How to Round Whole Numbers

How to Round Whole Numbers
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  • 0:05 Rounding Whole Numbers
  • 0:35 To the Nearest Tens
  • 2:33 To the Nearest Hundreds
  • 4:02 Example
  • 4:46 Lesson Summary
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Instructor: Yuanxin (Amy) Yang Alcocer

Amy has a master's degree in secondary education and has taught math at a public charter high school.

View this lesson to learn how you can round whole numbers. Practice rounding to the nearest tens and hundreds. Learn which digit you need to look at to know whether to round up or down.

Rounding Whole Numbers

When you are solving math problems, it can sometimes be much easier to solve your problem when you round your numbers. For example, it is easier to solve 10 * 40, than it is to solve 13 * 42. To round means to replace a number with an approximate and more simple number.

Because rounding is an important skill to have, in this lesson, we will look at rounding to the nearest tens and to the nearest hundreds. Rounding can help you in real life, like when you are at the store and you need to quickly figure out about how much you will need to pay.

To the Nearest Tens

For example, you might be at the toy store where you want to purchase three games. The games are priced at $17, $21, and $26. About how much will you be spending for those three games? While you could go ahead and perform the addition of 17 + 21 + 26, you could also round these numbers to the nearest tens so that you can quickly perform the addition perhaps in your head. To round to the nearest tens means to round your number so that your last non-zero digit is in the tens place, and you have a 0 in the ones place.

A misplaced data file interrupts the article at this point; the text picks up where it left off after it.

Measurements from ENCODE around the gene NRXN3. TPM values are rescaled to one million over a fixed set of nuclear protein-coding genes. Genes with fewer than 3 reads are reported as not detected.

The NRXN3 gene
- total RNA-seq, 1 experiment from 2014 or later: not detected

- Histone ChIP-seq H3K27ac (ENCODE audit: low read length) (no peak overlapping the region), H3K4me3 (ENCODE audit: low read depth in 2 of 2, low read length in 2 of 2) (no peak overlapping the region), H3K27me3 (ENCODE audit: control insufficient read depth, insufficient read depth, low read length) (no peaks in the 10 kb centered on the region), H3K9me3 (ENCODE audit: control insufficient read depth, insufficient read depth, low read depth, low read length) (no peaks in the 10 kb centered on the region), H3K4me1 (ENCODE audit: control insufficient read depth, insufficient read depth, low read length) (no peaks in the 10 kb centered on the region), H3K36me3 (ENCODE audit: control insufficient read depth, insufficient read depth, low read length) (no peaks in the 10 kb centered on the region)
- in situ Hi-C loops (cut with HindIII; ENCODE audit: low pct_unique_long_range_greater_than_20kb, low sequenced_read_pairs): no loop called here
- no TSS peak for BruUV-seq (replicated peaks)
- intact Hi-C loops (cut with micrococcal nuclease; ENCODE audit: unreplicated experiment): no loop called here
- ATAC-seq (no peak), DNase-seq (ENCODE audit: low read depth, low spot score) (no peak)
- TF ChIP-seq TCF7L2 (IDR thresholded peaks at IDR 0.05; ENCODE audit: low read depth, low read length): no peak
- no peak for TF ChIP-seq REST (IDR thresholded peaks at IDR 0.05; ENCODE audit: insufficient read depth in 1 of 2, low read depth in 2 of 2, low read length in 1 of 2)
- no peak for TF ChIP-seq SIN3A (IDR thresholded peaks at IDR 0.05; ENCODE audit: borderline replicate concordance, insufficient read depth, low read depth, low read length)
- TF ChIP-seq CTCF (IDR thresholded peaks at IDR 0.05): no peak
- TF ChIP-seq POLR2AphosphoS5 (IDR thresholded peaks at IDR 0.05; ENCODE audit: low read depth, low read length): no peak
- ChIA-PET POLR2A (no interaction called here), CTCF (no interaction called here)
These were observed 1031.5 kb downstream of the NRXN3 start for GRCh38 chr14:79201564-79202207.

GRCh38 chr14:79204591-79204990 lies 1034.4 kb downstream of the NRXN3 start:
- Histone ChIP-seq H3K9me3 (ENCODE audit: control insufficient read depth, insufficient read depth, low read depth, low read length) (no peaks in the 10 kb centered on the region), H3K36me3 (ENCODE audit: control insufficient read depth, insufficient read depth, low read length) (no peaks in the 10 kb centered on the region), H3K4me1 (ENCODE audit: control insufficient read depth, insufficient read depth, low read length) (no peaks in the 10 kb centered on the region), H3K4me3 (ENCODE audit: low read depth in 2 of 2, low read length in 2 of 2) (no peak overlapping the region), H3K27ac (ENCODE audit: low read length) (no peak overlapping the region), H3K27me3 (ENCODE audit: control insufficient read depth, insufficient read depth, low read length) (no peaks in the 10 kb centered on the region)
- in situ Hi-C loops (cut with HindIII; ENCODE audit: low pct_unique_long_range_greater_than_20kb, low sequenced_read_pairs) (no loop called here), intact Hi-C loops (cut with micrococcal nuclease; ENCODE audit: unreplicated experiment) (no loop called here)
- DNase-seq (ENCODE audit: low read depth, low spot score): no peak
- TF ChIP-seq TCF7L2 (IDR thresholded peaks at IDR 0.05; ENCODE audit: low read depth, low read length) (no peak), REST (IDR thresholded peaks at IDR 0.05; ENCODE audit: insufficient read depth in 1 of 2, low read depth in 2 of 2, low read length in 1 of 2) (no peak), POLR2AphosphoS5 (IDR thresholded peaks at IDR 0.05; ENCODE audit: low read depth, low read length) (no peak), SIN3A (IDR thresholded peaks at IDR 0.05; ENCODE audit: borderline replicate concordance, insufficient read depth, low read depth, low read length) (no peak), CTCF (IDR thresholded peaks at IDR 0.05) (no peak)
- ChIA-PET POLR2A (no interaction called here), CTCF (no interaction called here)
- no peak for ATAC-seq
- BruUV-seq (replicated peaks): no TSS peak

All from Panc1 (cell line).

To perform this rounding, you will look at the digit that is in the ones place. This will tell you whether you need to round your digit in the tens place up or down. If the digit in the ones place is less than 5, then you round down by keeping your digit in the tens place the same and then changing the ones digit to 0. If the digits in the ones place is 5 or greater, then you round up by adding 1 to the digit in the tens place and then changing the ones digit to 0.

So, the 17 rounds up to 20 because the digit in the ones place, 7, is 5 or greater. We round up by adding 1 to the digit in the tens place, the 1. So 1 + 1 is 2, and we change the ones digit to a 0. We get 20. What about the 21? Do we round up or down? That's right, we round down because the digit in the ones place is less than 5. What do we do with the 2 that is in the tens place? Right again, we keep it the same. 21 rounded to the nearest tens is then 20. What about 26? Well, 6 is greater than 5, so we round up. So, 26 rounded to the nearest tens is 30.

Now that we've rounded these numbers, we can easily add them up. 20 + 20 + 30 is equal to 40 + 30 = 70. Wasn't this much easier to do than 17 + 21 + 26? According to the rounded numbers, you will be spending around $70 to purchase those three games.

To the Nearest Hundreds

If the numbers you are dealing with are larger, you will need to look at a different digit to determine whether you need to round up or round down. For example, if your number has three digits, then you could round to the nearest hundreds to make your problem easier to solve. Rounding to the nearest hundreds means to round your number so that your last non-zero digit is in the hundreds place, and you have a 0 in the tens and ones place.

Let's say that you and your friend have both won the lottery. You won $634 and your friend won $289. If you both round these numbers to the hundreds place, you would be able to quickly add up the total of your winnings together. To round to the nearest hundreds, you will look at the digit in the tens place. If this digit is less than 5, then you round down by keeping the digit in the hundreds place the same and changing the tens and ones digit to 0. If the tens place digit is 5 or greater, then you round up by adding 1 to the hundreds place digit and changing the tens and ones digits to 0.

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